Khartoum- Sudan (PANA) -- Tedesti, 35, left her home village in Eritrea 25 years ago in the heat of heavy fighting between the Ethiopian army and the Eritrean rebels fighting for independence.
She remembers to have crossed into Sudan with nearly all the inhabitants of her village, where she never returned simply because all her kin and kith came with her to Sudan.
Now asked by UNHCR to register for voluntary repatriation, Tedesti feels at a loss as she has only a faint image of her home village in Eritrea.
Tedesti is not even sure whether she will manage to survive back home in the way she does in Khartoum where the diplomatic family employing her as house maid gives her enough to support her children and aging parents.
Kidani, Burhan, Michael, Ibrahim, Salih and Omar, all living and working in Khartoum, expressed similar feelings.
They do not know what to do as the 31 December deadline set by the UNCHR for the cessation of their refugee status approaches alarmingly fast.
Last May, the UNHCR announced it was ending the refugee status for all Eritreans everywhere by 31 December, arguing it sees no reason for Eritreans to continue to live as refugees after their independence war and that over border dispute with Ethiopia.
The UNHCR "refugee status cessation clause" leaves the Eritrean refugees with three options: to repatriate, apply for and prove eligible for political asylum or obtain a residence permit from the Sudanese ministry of the interior.
The clause also means by 1 January 2003, neither UNHCR nor any other UN agency will be responsible to provide food, shelter, health or education for Eritrean refugees.
According to UNHCR statistics, about 90,000 Eritrean refugees live in live in mud or straw huts in camps around Kasala and New Halfa in Eastern Sudan which the agency calls camp-based refugees.
The camps have schools, medical centres and drinking water facilities.
The UNCHR says about 350,000 urban-based refugees living in Sudanese towns are entitled to food and cash aid until they find employment.
To implement the refugee status cessation clause, legal committees from the UNHCR and the Sudan government have been screening refugees desiring political asylum in Sudan since 1 August.
So far, 5,244 have applied for asylum, which is given if an applicant can prove he could be persecuted for political, religious or ethnic reasons upon return.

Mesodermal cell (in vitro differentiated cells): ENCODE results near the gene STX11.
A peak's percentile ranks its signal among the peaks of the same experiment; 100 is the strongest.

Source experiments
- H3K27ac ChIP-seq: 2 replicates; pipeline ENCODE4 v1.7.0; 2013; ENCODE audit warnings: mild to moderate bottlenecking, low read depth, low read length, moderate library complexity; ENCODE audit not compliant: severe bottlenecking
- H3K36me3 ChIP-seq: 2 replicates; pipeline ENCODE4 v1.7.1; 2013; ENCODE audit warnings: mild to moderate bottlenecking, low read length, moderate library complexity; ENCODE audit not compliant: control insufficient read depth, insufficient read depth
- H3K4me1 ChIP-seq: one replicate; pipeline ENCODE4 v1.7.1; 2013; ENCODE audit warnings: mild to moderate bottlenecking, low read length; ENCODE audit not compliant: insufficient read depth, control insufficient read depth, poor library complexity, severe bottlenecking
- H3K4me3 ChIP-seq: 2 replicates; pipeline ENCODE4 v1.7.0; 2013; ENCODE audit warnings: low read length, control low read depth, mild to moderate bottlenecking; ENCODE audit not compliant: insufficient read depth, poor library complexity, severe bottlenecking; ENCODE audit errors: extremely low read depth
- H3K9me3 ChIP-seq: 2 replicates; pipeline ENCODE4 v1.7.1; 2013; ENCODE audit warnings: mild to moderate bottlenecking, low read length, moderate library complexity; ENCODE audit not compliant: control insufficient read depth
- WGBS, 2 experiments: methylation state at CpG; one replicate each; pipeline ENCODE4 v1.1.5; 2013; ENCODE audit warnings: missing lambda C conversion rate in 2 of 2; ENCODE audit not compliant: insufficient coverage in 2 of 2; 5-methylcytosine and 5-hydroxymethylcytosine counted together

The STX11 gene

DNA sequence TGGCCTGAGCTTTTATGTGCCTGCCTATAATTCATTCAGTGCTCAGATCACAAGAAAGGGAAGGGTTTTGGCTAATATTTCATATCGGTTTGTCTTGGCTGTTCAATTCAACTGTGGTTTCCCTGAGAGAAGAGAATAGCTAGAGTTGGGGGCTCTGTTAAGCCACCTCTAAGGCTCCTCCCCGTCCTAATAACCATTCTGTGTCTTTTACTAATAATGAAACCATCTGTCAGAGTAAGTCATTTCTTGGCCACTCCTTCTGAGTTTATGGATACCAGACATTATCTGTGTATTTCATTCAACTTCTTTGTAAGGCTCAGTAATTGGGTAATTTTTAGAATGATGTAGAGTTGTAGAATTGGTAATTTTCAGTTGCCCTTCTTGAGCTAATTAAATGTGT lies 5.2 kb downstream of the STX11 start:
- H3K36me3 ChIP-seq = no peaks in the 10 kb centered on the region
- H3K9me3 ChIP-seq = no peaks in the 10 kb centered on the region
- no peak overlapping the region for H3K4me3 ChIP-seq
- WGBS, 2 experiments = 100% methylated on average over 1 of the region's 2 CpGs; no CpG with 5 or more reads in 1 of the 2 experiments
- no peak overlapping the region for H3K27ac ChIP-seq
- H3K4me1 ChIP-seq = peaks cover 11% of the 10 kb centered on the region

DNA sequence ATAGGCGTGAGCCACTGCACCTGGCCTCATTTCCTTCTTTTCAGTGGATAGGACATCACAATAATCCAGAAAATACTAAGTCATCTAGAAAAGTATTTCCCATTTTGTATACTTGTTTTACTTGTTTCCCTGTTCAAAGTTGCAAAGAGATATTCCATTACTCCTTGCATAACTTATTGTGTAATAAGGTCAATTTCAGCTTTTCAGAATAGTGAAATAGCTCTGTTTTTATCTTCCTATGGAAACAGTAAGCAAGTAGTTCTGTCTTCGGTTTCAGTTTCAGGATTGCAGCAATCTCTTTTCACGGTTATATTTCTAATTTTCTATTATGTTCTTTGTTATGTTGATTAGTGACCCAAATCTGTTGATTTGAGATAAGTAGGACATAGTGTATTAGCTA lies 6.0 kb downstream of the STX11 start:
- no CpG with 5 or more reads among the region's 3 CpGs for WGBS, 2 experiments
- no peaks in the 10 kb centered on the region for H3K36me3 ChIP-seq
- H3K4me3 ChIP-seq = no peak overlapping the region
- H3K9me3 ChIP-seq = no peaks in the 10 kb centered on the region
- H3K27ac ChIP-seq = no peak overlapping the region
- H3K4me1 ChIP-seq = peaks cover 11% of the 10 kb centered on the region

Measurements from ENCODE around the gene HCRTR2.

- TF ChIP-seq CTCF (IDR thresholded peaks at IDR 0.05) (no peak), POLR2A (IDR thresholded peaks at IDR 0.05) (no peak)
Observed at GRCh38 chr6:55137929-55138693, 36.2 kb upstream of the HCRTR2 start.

Response to voluntary repatriation has been equally poor because barely 4,109 family heads (approximately 21,000 people) had registered in that category by 17 October 2002.
But UNHCR officials are hopeful this trend could be reversed as the deadline approaches.
The closure of the Sudan-Eritrea border after Sudan accused its Eastern neighbour of fighting alongside the rebels of the National Democratic Alliance (NDA) seeking to topple the government in Khartoum delays the refugee registration process.
And most refugees hope the border closure would be protracted to prevent their transfer.
The UNHCR gives each Eritrean refugee wishing to return home a cash allowance of 300 Eritrean Nakfa (roughly 23 US dollars), while the WFP provides food aid enough to sustain the returnee for a one year, as well as improved seeds and farming tools.
The WFP says it is willing to give the refugees food for another year when they are back home while the UNHCR pledges them more financial support when they return.
In interviews with PANA, most of the refugees expressed the desire for residence permit in Sudan.
Some of them, like Michael, who owns a fleet of transport trucks, expressed doubts about getting such lucrative businesses back home.
But the major problem facing this category is in order to obtain a residence permit from Sudan, one needs to present a valid (Eritrean) passport, which their embassy in Khartoum rarely issues them.
Young Eritrean refugees express fears to return home before get drafted in the army as Eritrea applies compulsory military service for all men and women) between 18-40 years.
However, the belligerent conditions on the Ethio-Eritrea border and the unwillingness of Eritreans to repatriate do not seem to deter the UNCHR from continuing with its plan for registration and repatriation.
"The 31 December deadline will be kept.
Whatever the conditions, the procedure will continue,"' UNHCR official here, Khalid Dahab reaffirms.
But observers in Khartoum and Eastern Sudan doubt a complete end to the presence of Eritrean refugees in Sudan.
"Even at this moment you are talking to me there are new Eritrean refugees crossing into Sudan," Abdulwahhab Salih, a journalist based in Kasala, told PANA.
"Eritreans feel at home in Sudan, the East in particular.
The environment is similar to theirs and the people are of the same racial origins, Salih explains.
Salih describes the repatriation process as 'cyclic'.
"The refugees are taken across the border for cash and food allowances and when they do collect them, they just cross back into Sudan," he said.